Compare the differences between HTTP benchmarking with tools like wrk and httperf and code benchmarking with Node’s console time and the debug module.
- [Instructor] When developing applications, speed matters. When a site slows down, traffic decreases as the audience looks for better sources. Therefore it's within our best interest to measure site performance to quantify just how fast or slow it is. With those measurements, we can find what's slow and hopefully improve it. In this chapter, we're going to be measuring site performance with a focus on the back end of Node.js applications. Performance optimization is a broad topic, but we'll be exploring some of the fundamentals that should kickstart your exploration.
We'll start with how to measure execution times. We'll compare the differences between tools that measure externally and internally. Finally, we'll profile code execution to measure the internals of programs without changing them. Let's start with benchmarking performance. We discussed performance earlier, but what's a benchmark? A benchmark is a measurement of the time or duration that it takes to complete a whole operation. So what's a whole operation? Here's a few examples of operations that you might want to measure.
There's the server response time when calling a particular route. You could benchmark the duration of a specific function call. Sometimes it's useful to determine how long it takes for one iteration through a loop, which could then generate an average. The duration of database queries is a frequent target. There are two types of benchmarking tools, and it's helpful to know their differences and when to use them. The first are HTTP benchmarking tools, which measure the external responses of a system. The other kind of opposite are code benchmarking tools, which are internal and part of the system being measured.
Let's explore each in turn. HTTP benchmarking tools require no code modification. Typically you just execute the tool with a configuration. HTTP benchmarking measures granular response times, such as how long it takes for the server to respond, how long the transfer from the server takes, and so forth. These tools can be used to simulate the server load by performing a variable number of simultaneous requests for a given amount of time. This makes them useful for stress testing a system, which can highlight problems before they occur in a production environment under load.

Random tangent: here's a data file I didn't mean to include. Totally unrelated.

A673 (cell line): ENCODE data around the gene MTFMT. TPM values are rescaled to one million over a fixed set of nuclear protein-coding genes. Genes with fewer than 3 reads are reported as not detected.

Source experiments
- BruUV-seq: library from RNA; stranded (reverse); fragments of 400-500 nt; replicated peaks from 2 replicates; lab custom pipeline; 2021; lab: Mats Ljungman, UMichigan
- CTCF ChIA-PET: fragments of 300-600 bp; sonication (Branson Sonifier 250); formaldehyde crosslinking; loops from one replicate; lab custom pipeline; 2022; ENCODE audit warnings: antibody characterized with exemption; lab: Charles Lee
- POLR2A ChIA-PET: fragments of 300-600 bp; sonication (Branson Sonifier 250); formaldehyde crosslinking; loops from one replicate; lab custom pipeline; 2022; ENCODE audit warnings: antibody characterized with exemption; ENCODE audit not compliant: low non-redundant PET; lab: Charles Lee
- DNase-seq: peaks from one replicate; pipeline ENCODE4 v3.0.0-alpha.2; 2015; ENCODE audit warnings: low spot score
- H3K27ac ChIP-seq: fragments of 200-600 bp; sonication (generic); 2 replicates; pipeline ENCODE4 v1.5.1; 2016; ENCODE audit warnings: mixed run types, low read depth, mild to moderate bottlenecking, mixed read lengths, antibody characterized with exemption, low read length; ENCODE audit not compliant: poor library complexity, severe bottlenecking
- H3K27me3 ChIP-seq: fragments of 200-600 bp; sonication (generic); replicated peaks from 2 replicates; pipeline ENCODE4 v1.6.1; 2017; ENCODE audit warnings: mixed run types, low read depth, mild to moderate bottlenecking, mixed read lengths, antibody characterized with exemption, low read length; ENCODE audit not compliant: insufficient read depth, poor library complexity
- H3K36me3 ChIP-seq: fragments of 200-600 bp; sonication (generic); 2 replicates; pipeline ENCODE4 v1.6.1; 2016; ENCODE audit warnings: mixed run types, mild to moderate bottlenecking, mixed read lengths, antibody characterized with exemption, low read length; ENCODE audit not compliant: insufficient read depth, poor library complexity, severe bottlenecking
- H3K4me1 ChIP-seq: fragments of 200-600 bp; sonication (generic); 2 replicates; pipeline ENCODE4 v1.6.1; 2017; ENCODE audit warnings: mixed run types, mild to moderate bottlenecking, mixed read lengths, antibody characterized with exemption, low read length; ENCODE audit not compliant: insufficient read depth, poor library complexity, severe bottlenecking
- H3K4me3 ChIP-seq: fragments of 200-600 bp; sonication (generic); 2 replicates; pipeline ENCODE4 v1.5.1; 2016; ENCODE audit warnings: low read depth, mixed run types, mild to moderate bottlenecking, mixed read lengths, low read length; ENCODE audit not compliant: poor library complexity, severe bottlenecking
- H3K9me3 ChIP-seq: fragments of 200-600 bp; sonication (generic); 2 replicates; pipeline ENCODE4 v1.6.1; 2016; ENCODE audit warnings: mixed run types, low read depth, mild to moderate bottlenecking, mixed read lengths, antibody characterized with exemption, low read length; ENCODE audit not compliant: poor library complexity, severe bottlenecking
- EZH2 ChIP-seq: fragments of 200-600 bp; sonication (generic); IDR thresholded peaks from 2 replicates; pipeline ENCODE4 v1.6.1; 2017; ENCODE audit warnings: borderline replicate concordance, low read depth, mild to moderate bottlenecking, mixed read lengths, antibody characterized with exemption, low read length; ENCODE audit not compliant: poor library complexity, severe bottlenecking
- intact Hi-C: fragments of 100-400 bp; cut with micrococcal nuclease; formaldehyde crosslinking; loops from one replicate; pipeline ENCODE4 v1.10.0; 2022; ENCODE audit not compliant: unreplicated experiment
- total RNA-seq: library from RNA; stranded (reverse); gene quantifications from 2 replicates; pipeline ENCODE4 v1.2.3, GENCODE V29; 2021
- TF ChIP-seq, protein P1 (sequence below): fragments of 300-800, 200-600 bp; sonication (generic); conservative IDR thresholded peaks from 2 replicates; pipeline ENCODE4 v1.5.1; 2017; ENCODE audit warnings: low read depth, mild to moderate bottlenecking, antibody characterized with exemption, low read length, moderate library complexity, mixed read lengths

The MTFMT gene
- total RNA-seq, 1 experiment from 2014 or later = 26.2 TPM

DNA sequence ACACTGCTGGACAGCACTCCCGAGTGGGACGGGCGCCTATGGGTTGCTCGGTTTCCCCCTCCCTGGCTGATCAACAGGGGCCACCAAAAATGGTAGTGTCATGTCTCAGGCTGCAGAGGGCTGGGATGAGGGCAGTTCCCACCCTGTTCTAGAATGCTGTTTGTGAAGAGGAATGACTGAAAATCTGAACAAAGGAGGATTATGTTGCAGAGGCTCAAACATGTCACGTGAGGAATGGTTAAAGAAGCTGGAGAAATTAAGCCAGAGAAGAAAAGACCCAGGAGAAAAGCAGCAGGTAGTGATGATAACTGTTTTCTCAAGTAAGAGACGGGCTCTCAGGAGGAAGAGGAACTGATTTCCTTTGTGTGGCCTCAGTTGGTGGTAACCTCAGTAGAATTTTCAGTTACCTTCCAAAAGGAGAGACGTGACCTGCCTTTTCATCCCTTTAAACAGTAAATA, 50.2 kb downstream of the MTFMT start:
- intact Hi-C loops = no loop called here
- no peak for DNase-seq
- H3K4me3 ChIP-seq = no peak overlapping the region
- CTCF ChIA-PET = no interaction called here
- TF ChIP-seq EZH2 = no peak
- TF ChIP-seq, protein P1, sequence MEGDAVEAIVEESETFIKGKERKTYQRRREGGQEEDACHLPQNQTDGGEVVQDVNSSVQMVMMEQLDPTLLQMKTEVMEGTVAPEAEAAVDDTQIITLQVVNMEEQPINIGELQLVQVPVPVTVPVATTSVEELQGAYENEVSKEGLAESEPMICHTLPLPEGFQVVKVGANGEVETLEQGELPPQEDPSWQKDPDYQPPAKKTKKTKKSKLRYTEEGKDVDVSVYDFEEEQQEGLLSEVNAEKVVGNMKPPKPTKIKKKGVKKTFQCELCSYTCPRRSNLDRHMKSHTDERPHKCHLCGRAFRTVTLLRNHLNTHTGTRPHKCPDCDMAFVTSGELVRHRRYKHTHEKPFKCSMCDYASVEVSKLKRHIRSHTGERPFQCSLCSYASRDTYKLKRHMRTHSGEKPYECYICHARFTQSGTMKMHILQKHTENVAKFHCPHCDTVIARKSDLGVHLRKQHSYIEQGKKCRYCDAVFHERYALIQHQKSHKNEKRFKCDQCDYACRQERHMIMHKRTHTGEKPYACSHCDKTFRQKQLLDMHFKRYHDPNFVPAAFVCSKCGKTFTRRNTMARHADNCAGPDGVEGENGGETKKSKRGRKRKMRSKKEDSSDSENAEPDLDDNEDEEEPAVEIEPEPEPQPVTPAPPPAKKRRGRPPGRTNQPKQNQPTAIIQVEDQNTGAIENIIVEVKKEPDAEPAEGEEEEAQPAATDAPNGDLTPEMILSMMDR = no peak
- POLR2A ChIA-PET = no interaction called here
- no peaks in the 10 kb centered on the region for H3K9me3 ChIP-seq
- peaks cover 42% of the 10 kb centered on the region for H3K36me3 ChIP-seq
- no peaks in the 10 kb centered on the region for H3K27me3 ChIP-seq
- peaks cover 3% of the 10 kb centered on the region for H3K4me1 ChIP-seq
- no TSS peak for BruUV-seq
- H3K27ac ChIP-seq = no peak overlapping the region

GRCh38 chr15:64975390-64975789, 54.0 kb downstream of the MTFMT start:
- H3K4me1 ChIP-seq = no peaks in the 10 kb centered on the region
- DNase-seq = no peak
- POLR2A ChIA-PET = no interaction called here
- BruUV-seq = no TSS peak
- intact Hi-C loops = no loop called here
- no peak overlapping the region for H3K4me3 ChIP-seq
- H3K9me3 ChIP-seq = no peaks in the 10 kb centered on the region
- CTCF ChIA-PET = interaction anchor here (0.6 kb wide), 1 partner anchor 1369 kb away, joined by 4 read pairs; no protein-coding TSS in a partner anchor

There are many HTTP benchmarking tools available. Here are three popular open source examples that can be run on your own workstation. Ab, the Apache HTTP server benchmarking tool, is a utility intended to test Apache servers, but it can be used with any HTTP server. We'll discuss ab in the next video. Httperf is a standalone utility known for its robustness and versatility. And W-R-K, without the O, is an increasingly popular scriptable tool that is capable of, in its own words, generating significant loads on the target server.
In contrast, code benchmarking measures execution times very differently. It typically requires code modification, which is why I referred to it as internal. For example, some systems require placing a timer at the start and the end of the code that you wish to time, then log the end result. Another example is a report that measures and compares specific functions to each other. Using these tools, we can granularly measure how parts of our system work. Unlike HTTP benchmarking, internal benchmarking does not measure latency, such as network response times.
There are many code benchmarking tools, and we actually already have them. For example, Node's console includes time and timeEnd methods. Winston, our logger, includes a simple timer method that can be used to measure execution time. We're going to use Winston to benchmark code later in the chapter. Finally, the debug module provides a minimal timing utility, as well. What about the benchmark module? Where does that fit in? The benchmark module can be used to compare two operations to each other.
For example, whether a regular expression of the letter o in Hello World is faster than indexOf. The answer is strings indexOf, if you were curious. Does that mean you need to rewrite your whole codebase? Probably not. We'll discuss micro-optimizations later in the course. As an overview, benchmarking measures operation times of a system. In the context of the web, benchmarking can be external to the system over HTTP or internal as part of the codebase itself.
HTTP benchmarking can be used to simulate load on a system and test how it responds under stress. Conversely, code benchmarking measures granular segments of a system. Let's apply this theory by stress testing our system using Apache Bench.
- Building a troubleshooting mindset
- Why measure performance?
- What's a microservice architecture?
- Managing microservices with PM2
- Effective logging strategies
- Debugging Node.js applications
- Benchmarking performance
- Profiling code execution
- Knowing what to optimize